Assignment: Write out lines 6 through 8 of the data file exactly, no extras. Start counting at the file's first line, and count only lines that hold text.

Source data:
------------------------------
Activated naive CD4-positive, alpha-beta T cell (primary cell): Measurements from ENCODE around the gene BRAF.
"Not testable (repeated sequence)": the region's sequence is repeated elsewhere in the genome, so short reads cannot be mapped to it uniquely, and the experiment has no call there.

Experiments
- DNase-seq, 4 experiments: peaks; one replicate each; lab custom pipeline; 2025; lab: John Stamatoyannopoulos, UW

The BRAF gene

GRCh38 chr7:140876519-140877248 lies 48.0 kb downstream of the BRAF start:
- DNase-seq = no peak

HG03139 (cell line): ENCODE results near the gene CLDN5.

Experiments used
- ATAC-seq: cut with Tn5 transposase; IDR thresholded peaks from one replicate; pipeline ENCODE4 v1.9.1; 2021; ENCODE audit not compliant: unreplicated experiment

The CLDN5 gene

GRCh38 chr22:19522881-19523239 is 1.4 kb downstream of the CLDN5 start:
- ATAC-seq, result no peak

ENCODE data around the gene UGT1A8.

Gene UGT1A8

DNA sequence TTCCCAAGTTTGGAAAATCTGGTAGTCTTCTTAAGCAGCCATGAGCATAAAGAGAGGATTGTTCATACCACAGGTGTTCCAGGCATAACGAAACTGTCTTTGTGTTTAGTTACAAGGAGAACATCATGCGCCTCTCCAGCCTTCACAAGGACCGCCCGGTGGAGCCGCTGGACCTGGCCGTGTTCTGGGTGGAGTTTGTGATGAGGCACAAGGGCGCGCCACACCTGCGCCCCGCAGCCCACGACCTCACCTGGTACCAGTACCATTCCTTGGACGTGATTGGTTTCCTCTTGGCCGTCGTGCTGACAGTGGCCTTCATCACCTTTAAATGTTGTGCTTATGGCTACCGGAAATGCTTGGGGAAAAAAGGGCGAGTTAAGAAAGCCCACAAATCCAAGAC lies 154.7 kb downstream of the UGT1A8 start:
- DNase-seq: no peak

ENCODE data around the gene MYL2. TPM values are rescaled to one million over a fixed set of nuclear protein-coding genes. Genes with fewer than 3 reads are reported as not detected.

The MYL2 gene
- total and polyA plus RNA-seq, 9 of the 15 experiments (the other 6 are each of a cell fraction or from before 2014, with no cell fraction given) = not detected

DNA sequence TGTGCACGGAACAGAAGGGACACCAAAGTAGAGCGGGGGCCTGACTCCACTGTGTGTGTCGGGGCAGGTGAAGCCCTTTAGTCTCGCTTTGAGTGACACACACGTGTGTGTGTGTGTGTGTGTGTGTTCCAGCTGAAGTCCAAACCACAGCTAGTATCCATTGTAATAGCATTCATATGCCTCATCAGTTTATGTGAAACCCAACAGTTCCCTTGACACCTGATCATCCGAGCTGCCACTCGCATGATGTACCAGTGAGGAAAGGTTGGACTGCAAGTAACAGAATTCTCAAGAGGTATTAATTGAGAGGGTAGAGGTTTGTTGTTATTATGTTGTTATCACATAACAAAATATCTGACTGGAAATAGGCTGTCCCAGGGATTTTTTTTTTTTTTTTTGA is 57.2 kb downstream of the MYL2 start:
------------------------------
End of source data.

GRCh38 chr7:140876519-140877248 lies 48.0 kb downstream of the BRAF start:
- DNase-seq = no peak

HG03139 (cell line): ENCODE results near the gene CLDN5.